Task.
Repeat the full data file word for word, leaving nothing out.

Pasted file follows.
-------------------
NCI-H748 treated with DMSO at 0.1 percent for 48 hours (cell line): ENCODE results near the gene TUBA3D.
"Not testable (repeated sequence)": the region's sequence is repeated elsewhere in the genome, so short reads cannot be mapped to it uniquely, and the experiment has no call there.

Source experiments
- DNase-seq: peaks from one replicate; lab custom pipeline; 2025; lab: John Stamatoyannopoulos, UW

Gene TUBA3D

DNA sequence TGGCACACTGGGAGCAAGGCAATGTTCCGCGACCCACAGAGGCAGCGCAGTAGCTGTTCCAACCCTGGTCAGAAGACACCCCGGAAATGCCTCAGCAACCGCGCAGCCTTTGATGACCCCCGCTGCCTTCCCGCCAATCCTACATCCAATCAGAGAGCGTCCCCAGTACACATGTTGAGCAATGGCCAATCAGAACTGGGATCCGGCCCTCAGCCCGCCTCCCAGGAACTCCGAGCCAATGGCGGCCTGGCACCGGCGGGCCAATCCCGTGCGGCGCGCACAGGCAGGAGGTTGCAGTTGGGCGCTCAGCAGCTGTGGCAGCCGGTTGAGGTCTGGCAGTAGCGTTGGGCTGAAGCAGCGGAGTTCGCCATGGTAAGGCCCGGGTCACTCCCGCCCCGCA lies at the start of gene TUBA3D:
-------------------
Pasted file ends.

NCI-H748 treated with DMSO at 0.1 percent for 48 hours (cell line): ENCODE results near the gene TUBA3D.
"Not testable (repeated sequence)": the region's sequence is repeated elsewhere in the genome, so short reads cannot be mapped to it uniquely, and the experiment has no call there.

Source experiments
- DNase-seq: peaks from one replicate; lab custom pipeline; 2025; lab: John Stamatoyannopoulos, UW

Gene TUBA3D

DNA sequence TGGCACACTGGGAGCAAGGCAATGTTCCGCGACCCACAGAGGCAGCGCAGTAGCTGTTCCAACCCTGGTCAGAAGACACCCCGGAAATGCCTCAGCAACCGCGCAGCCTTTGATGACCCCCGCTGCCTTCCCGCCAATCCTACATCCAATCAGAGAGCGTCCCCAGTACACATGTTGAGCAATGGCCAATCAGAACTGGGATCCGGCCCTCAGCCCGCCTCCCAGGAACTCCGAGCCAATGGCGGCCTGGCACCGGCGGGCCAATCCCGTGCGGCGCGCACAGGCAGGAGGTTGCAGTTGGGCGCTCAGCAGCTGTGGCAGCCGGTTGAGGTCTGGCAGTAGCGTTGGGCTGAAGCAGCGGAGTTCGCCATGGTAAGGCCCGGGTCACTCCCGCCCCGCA lies at the start of gene TUBA3D: